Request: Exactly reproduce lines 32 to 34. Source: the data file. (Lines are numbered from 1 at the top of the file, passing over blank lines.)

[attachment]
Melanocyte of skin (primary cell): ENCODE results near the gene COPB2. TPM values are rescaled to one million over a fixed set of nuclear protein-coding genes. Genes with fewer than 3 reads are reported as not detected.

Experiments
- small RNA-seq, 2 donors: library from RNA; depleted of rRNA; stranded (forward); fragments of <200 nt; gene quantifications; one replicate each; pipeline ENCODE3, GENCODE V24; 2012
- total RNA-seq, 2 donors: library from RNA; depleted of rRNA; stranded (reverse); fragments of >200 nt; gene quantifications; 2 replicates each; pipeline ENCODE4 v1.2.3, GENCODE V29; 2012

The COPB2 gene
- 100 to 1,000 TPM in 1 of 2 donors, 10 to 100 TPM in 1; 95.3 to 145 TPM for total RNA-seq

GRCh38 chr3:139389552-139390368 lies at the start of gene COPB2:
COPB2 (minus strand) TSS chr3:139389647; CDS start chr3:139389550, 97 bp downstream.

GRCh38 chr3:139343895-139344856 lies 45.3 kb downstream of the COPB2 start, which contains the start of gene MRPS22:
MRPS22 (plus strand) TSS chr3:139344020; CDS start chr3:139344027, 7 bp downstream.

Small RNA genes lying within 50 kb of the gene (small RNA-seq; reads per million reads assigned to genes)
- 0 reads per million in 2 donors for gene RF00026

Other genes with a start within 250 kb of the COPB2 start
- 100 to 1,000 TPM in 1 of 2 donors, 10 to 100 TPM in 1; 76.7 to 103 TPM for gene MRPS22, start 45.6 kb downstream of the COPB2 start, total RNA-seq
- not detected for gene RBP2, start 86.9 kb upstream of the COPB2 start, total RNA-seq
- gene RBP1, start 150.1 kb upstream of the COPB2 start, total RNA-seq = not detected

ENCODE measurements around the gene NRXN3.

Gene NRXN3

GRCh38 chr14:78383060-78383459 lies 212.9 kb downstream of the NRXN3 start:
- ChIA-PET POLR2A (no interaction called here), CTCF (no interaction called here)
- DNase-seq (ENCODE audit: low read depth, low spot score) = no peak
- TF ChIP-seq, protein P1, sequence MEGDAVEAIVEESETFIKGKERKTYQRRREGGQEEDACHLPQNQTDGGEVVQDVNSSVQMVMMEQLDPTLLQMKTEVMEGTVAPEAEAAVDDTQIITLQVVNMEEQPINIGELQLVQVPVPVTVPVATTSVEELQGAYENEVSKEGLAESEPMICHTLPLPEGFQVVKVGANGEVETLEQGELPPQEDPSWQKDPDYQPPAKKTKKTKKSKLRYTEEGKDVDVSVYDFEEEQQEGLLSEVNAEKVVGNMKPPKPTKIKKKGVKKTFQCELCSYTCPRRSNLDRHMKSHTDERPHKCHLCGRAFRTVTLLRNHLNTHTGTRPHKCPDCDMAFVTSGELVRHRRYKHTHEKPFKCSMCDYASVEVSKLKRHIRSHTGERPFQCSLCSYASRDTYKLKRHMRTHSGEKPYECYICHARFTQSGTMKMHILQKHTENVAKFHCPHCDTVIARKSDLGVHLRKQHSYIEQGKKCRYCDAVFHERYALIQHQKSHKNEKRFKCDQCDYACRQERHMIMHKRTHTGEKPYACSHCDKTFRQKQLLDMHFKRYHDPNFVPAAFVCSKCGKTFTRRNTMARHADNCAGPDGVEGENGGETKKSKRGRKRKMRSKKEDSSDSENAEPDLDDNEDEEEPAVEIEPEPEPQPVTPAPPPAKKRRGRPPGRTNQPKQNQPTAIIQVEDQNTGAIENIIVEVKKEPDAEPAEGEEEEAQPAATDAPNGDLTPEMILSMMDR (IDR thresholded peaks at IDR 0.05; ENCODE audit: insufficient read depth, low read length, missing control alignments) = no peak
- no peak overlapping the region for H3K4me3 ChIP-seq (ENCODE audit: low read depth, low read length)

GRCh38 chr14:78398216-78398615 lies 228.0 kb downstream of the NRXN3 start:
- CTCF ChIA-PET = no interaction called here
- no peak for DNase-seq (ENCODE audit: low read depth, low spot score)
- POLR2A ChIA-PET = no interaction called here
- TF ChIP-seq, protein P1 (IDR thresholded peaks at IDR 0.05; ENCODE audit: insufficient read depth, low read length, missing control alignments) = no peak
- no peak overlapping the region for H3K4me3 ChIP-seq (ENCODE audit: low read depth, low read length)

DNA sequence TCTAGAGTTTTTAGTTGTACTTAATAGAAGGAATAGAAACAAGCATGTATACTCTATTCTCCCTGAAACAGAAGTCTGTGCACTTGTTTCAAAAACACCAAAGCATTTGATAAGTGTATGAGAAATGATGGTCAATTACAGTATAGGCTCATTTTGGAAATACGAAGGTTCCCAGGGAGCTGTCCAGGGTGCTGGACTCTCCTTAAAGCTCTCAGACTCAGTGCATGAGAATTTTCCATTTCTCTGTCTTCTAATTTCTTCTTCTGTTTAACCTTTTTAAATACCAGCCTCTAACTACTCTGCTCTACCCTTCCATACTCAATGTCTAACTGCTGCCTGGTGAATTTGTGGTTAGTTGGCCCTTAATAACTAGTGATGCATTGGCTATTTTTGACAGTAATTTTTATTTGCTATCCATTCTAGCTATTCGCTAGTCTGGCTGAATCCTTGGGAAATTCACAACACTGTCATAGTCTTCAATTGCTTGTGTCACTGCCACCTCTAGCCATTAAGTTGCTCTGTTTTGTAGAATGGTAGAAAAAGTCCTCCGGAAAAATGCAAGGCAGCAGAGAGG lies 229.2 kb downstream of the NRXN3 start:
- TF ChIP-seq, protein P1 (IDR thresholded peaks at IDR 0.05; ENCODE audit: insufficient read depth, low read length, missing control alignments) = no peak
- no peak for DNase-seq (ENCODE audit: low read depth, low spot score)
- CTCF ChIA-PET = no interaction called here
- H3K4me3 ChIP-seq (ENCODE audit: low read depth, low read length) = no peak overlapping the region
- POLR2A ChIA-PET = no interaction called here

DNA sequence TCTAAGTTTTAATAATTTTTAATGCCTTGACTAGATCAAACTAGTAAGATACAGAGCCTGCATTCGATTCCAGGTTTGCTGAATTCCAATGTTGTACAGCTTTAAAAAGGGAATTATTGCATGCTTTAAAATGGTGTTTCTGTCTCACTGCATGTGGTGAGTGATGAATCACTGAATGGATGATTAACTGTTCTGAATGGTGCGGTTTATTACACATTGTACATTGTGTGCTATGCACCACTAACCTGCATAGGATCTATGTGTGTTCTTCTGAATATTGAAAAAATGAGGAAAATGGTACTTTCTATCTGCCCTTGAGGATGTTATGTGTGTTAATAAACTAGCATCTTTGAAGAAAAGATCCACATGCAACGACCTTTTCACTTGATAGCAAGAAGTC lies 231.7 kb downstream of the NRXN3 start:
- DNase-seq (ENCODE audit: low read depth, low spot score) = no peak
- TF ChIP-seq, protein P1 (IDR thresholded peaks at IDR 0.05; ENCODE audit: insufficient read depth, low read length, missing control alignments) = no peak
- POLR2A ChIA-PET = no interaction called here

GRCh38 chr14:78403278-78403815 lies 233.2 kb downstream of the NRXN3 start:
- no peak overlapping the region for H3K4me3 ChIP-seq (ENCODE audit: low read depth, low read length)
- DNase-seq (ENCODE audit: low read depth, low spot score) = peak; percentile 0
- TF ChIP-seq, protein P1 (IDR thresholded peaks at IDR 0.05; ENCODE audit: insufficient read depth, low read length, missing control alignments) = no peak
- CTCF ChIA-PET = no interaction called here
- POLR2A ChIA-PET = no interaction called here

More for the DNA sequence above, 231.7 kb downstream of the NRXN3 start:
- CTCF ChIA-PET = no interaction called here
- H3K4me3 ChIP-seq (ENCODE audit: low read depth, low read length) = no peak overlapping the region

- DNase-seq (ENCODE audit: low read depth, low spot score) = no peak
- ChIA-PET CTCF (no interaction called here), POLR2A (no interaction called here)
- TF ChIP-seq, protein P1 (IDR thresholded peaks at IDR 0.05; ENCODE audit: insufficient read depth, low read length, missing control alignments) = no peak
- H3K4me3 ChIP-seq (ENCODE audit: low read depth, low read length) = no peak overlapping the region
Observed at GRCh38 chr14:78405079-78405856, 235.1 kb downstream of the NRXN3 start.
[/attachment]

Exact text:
- no peak for DNase-seq (ENCODE audit: low read depth, low spot score)
- CTCF ChIA-PET = no interaction called here
- H3K4me3 ChIP-seq (ENCODE audit: low read depth, low read length) = no peak overlapping the region